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Jamie Webster: The Liverpool hometown superstar fuelled by football and politics

Jamie Webster performing on the main stage at the Trnsmt Festival at Glasgow Green in Glasgow, 2023
Jamie Webster is aiming for his first UK number one album next week

Liverpool singer Jamie Webster is a superstar in his home city, with a 40,000-capacity headline show coming up this summer. But his outspoken political and footballing allegiances have proved divisive elsewhere.

When Webster played the biggest gigs of his career so far - two sold-out shows for 24,000 people on Liverpool's waterfront last summer - one intrepid fan spotted an opportunity to sneak in.

The open-air concerts took place between two of the city's historic docks. "There was a canal running right down the middle," the singer explains.

"Someone actually swam in. He didn't have a ticket, and he swam. It came through on the radio as I was in the security office.

"I said to the security, 'Look, whoever it is, please make sure you don't kick them out.'

"But the poor sod spent all his time in the medical tent."

People will apparently go to great lengths to see Webster, who has become a Scouse hero in the past few years.

Jamie Webster performing in the fan park before the UEFA Champions League final match between Liverpool FC and Real Madrid at Stade de France on May 28, 2022
Webster performed in fan parks before Liverpool's appearances in the 2019 and 2022 Champions League finals

The former electrician made his name when 50,000 Liverpool FC fans joined him in singing his hymn to the Reds, Allez Allez Allez, before the 2019 Champions League final.

Branching out from football and from his home city, Webster's anthemic and impassioned indie folk took his debut album We Get By to number six in the UK chart in 2020, and the follow-up Moments reached number three in 2022.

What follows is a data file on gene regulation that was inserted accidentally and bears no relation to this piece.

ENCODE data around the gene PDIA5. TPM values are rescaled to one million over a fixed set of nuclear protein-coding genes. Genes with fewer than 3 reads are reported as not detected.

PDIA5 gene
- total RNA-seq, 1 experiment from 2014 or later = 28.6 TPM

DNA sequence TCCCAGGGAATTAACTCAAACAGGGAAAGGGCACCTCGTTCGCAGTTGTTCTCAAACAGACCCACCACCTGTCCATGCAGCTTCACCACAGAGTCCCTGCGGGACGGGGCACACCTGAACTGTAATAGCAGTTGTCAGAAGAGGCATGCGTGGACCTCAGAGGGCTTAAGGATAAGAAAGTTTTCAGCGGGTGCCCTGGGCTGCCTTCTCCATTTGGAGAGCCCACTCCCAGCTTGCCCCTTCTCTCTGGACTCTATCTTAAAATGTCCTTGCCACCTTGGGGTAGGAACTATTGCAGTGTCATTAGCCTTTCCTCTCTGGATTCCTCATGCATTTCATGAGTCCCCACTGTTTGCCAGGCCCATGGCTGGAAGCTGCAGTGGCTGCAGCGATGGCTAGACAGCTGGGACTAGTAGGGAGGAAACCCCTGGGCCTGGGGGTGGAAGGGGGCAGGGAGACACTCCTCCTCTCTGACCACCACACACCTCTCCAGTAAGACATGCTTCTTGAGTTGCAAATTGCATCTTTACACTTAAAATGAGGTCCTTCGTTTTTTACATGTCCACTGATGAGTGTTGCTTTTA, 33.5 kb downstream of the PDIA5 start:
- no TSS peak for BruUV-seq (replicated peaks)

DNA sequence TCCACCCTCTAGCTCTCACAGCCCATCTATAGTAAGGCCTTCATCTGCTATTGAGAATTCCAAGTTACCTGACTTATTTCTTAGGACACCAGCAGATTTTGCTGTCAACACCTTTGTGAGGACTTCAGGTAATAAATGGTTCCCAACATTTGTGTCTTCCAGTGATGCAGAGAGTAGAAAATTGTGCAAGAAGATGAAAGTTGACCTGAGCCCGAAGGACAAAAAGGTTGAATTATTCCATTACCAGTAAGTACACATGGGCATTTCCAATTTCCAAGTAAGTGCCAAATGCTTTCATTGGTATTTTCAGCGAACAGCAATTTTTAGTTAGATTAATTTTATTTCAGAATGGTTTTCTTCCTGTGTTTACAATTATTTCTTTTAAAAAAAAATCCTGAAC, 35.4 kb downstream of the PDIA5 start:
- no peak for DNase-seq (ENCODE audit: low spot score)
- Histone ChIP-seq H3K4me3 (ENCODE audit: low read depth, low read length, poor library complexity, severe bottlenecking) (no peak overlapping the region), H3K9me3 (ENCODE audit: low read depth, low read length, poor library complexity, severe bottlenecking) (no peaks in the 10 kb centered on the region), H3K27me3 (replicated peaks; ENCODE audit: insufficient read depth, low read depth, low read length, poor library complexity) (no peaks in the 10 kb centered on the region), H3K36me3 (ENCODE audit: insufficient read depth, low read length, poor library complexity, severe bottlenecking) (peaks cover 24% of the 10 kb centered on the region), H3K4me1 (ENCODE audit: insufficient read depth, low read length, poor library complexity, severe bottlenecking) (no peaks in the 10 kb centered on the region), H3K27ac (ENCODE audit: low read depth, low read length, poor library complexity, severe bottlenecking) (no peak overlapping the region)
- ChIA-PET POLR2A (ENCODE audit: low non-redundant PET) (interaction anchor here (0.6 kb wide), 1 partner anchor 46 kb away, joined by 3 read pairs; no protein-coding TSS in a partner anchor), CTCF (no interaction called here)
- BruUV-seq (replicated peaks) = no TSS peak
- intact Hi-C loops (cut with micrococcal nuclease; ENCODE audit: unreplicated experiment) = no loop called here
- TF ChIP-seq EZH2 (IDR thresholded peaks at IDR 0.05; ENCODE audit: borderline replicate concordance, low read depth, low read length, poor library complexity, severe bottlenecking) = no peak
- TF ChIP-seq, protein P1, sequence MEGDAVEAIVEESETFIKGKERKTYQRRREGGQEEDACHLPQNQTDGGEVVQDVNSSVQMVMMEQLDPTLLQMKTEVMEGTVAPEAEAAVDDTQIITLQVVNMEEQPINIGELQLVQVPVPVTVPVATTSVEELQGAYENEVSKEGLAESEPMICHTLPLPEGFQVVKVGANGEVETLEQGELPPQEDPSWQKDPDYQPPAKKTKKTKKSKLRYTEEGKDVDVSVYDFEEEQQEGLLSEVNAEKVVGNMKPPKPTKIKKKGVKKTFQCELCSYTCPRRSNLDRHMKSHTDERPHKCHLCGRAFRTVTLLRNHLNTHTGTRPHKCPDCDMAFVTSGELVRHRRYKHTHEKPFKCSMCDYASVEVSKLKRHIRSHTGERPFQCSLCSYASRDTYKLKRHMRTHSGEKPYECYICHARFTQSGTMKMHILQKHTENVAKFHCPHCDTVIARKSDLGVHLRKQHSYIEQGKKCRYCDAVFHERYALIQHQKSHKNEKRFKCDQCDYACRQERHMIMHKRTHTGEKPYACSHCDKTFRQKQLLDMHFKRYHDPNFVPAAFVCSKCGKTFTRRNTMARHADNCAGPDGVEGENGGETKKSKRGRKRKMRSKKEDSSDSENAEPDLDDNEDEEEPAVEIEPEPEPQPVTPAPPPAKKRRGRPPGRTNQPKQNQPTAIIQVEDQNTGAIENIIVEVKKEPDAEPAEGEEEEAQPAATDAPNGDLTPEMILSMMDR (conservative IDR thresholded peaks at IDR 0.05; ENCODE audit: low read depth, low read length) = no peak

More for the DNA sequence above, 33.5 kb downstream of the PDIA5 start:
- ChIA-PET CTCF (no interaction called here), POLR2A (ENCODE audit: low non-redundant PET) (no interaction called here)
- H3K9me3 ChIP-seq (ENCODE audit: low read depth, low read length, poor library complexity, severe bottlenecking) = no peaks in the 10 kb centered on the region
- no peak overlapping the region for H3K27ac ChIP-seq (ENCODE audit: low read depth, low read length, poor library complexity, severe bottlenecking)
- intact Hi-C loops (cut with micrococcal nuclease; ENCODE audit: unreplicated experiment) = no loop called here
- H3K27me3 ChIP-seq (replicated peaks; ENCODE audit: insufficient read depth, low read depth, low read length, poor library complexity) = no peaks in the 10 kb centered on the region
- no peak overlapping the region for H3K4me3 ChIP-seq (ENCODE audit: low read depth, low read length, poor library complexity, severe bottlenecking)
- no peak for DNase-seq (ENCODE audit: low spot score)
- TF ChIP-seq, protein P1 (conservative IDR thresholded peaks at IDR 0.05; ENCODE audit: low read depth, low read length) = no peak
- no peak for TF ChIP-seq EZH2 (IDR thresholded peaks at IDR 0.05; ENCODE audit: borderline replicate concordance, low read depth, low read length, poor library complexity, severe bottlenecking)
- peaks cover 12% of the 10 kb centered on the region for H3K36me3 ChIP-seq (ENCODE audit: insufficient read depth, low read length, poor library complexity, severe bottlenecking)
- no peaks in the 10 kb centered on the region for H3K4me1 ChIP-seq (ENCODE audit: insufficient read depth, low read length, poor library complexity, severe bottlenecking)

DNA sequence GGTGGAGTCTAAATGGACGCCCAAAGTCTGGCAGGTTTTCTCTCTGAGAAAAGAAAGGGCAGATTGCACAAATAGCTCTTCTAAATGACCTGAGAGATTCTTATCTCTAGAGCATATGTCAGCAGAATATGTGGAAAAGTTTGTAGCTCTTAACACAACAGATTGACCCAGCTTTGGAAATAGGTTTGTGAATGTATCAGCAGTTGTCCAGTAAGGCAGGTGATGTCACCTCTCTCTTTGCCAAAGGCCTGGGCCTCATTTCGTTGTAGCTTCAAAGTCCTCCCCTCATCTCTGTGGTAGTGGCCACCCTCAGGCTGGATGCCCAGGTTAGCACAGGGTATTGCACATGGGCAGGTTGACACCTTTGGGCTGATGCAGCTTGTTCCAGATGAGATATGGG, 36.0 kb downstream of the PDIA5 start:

He is hoping his third album 10 For The People, out on Friday, will give him his first number one.

The 29-year-old fits catchy choruses into socially-conscious, politically-charged and observational songs about ordinary people, placing him somewhere between the Arctic Monkeys' Alex Turner and Billy Bragg.

"This is why the album's called 10 For The People," Webster says. "It's an ode to my fans. It's an ode to the real people of the world because I haven't got here through industry backing, I haven't got here through radio playlists, I haven't got here through a major label. I haven't got here through any of that.

"It's all been done organically from grassroots, with a backdoor from a football terrace, which is unheard of. But you've got to ride your luck when you get it."

Jamie Webster performs onstage during the National Lottery's Big Eurovision Welcome event outside St George's Hall on May 07, 2023 in Liverpool
He was joined by a choir at a televised concert before last year's Eurovision Song Contest in Liverpool

One song, Lovers in the Supermarket, was inspired by a photo his fiancee sent him of an elderly couple both holding a basket in Tesco.

"We've got a shared love of old couples," Webster says. "You know when you see a really old couple walking down the street? It's beautiful, isn't it? Especially when they're of a certain age."

Webster is clearly too much of a romantic to contemplate that the basket just might have been too heavy for one of the couple to hold on their own. Upon seeing the picture, he "almost melted" and immediately bashed out the song.

"There are parts in the vocal where my voice goes really thin. That's because I'm welling up. For me, that's what music is - it's imagery, it's escapism, and you can realise how beautiful life is just from listening to a bit of music.

"That's what my music is. I've always said that since the first album. I document the joys, the trials and tribulations and the escapes of working-class life."

In a review of one of his concerts last summer, the Liverpool Echo said Webster "commanded the adoring crowd who hung by his every word".

"Music, politics and life are intrinsically linked for Jamie," the newspaper said, "going seamlessly from the fast-paced Going Out to a powerful monologue before Davey Kane about his thoughts on the justice system.

"But despite these themes of poverty, mental health and a broken political system, the gig radiated joy and defiance."

Jamie Webster performs on stage at the O2 Shepherd's Bush Empire on November 10, 2022 in London